By Ali Mamouri for Al-Monitor. Any opinions expressed are those of the author, and do not necessarily reflect the views of Iraq Business News.
Baghdad's residents are demanding beefed-up security measures and an international investigation into the gruesome July 3 bombing that rocked Baghdad's busy Karrada district, killing almost 300 people and injuring 200 more.
The death toll is expected to rise further, as people are still missing. The bombing was the deadliest in Iraq since 2003, when US-led forces ousted Saddam Hussein.
The Karrada retail hub was packed with shoppers preparing for Eid al-Fitr, a holiday marking the end of the holy month of Ramadan. The Islamic State (IS) claimed responsibility for the attack.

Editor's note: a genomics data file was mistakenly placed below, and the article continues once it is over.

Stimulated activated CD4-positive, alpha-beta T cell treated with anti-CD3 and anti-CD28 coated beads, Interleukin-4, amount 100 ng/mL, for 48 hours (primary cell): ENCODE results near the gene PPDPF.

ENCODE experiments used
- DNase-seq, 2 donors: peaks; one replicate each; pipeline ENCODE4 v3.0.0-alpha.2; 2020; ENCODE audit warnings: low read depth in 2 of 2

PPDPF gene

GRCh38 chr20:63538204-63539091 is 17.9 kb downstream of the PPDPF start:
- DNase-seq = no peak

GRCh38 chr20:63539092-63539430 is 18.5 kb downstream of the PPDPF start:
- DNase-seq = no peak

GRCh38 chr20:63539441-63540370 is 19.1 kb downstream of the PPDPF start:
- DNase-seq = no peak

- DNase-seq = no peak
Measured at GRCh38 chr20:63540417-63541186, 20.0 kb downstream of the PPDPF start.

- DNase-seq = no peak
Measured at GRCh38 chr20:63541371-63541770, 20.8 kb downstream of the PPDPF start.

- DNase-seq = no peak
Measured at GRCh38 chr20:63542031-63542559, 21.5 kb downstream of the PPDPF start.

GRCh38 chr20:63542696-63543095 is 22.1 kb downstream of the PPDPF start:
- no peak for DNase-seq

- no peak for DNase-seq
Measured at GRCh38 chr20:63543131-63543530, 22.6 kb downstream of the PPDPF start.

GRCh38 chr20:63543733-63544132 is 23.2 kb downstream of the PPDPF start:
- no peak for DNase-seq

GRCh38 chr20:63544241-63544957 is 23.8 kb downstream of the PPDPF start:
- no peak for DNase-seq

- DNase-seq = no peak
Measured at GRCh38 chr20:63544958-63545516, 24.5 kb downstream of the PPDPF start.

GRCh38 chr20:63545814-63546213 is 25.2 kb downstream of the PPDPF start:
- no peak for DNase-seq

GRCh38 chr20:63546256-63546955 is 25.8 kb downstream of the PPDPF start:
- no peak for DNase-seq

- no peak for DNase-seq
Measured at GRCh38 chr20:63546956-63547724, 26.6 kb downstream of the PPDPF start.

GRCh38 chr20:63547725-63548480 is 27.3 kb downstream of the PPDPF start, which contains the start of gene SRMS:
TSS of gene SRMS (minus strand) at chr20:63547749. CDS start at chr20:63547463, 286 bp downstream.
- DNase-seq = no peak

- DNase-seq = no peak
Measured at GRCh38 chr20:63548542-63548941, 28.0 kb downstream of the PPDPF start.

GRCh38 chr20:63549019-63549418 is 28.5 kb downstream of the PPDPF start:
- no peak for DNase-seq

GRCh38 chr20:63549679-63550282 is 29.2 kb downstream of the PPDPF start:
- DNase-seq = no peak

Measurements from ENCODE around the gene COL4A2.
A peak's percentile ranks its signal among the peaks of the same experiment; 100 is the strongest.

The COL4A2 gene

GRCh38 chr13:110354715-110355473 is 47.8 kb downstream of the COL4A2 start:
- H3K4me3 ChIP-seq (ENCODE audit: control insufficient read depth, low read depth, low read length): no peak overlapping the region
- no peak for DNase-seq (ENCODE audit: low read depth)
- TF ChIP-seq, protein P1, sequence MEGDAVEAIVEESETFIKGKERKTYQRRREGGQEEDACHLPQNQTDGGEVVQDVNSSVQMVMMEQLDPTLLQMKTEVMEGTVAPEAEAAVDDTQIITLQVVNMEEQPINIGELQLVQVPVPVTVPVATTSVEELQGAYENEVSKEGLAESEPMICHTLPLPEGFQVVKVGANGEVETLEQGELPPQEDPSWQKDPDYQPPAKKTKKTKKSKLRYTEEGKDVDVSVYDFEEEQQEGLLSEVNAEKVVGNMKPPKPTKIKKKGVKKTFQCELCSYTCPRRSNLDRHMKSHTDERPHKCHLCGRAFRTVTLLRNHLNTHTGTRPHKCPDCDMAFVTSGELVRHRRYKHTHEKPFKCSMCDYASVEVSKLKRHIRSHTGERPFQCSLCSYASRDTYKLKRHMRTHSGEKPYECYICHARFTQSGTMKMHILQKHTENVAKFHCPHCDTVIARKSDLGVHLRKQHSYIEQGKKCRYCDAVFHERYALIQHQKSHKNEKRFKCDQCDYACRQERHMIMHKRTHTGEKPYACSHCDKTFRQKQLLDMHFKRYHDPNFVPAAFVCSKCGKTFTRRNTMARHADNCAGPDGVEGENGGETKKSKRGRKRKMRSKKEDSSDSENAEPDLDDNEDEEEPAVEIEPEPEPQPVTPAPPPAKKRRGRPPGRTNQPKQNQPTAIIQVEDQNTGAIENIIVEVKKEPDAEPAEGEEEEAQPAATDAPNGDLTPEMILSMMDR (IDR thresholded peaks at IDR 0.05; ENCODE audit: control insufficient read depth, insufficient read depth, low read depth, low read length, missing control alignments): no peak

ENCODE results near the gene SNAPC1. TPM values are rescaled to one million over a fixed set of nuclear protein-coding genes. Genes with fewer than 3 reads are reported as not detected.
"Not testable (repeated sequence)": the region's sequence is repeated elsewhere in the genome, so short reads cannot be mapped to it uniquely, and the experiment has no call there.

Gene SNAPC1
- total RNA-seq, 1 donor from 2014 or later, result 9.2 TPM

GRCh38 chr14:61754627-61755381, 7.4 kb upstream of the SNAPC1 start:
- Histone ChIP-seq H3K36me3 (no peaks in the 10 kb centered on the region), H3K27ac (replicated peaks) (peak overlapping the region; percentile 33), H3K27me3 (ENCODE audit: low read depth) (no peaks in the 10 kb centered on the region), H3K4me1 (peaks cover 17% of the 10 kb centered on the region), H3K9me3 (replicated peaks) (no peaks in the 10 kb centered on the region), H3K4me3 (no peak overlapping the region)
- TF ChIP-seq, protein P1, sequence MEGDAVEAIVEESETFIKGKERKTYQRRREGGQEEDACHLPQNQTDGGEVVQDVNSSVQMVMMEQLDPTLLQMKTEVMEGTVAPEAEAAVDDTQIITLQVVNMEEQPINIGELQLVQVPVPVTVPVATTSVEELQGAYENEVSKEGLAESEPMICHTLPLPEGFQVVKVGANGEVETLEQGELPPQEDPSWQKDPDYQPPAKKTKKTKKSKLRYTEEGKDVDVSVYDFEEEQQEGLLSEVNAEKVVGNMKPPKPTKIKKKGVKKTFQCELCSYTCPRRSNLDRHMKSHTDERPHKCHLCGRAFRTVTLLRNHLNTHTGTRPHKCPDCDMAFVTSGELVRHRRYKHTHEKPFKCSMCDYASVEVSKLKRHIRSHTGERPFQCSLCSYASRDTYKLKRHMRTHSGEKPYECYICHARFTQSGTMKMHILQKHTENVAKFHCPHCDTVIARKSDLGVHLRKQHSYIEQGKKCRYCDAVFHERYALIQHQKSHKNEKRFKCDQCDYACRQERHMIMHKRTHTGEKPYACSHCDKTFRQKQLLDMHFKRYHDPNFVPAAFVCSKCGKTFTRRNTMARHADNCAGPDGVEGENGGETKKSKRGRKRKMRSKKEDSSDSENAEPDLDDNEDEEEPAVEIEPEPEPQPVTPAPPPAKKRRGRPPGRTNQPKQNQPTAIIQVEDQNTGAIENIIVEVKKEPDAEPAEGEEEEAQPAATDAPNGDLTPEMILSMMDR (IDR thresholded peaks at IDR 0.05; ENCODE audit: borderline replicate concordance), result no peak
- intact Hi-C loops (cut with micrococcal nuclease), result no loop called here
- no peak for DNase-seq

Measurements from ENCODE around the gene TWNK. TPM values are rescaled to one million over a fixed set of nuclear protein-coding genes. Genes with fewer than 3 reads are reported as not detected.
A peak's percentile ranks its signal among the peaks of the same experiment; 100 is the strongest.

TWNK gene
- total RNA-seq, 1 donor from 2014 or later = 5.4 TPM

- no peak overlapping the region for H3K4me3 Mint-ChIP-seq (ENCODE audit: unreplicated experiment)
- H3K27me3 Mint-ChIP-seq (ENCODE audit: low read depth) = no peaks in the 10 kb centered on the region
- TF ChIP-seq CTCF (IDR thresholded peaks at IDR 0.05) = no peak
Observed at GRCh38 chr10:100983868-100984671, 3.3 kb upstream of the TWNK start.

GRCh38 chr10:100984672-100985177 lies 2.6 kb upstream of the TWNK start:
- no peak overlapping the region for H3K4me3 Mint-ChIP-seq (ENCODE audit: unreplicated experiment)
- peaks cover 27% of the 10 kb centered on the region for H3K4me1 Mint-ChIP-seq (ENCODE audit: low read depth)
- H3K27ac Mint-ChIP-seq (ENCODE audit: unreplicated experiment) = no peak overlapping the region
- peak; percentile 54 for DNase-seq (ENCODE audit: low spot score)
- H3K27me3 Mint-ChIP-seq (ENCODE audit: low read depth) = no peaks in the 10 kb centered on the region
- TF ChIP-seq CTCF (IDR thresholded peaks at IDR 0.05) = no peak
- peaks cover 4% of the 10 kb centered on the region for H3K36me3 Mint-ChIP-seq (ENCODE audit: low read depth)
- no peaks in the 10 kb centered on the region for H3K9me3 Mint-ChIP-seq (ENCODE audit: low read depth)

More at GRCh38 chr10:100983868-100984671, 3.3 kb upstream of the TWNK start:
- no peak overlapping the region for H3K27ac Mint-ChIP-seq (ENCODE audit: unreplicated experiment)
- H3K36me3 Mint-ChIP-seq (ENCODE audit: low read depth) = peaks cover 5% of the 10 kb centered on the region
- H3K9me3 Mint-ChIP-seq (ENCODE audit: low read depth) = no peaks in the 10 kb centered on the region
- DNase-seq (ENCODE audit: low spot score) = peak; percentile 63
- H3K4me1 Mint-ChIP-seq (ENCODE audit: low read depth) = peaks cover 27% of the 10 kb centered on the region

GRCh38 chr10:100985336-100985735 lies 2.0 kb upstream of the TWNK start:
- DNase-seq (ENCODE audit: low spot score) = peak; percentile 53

The bombing sparked public outrage, and citizens attacked the convoy of Prime Minister Haider al-Abadi, who visited the scene a few hours after the explosion to examine the impact of the bombing and check on the victims. Abadi pronounced three days of mourning and said he understood the citizens’ distress.
The Karrada bombing had political repercussions. Iraqi Interior Minister Mohammed al-Ghabban resigned July 5 due to disorganization and "lack of coordination" among the security forces. Abadi accepted the resignation, according to information leaked from the Cabinet.
Several security officials in Karrada were also dismissed in an attempt to calm the citizens who were demanding accountability from officials, including the chief of the Karrada regiment, who was referred for investigation in the wake of the blast.
Abadi also ordered that pending execution verdicts for convicts be carried out to appease the angry public. The day after the blast, five convicts were executed. The Iraqi people constantly criticize the government for delaying the execution of terrorism convicts, many of whom have escaped and are currently counted among the prominent leaders of IS.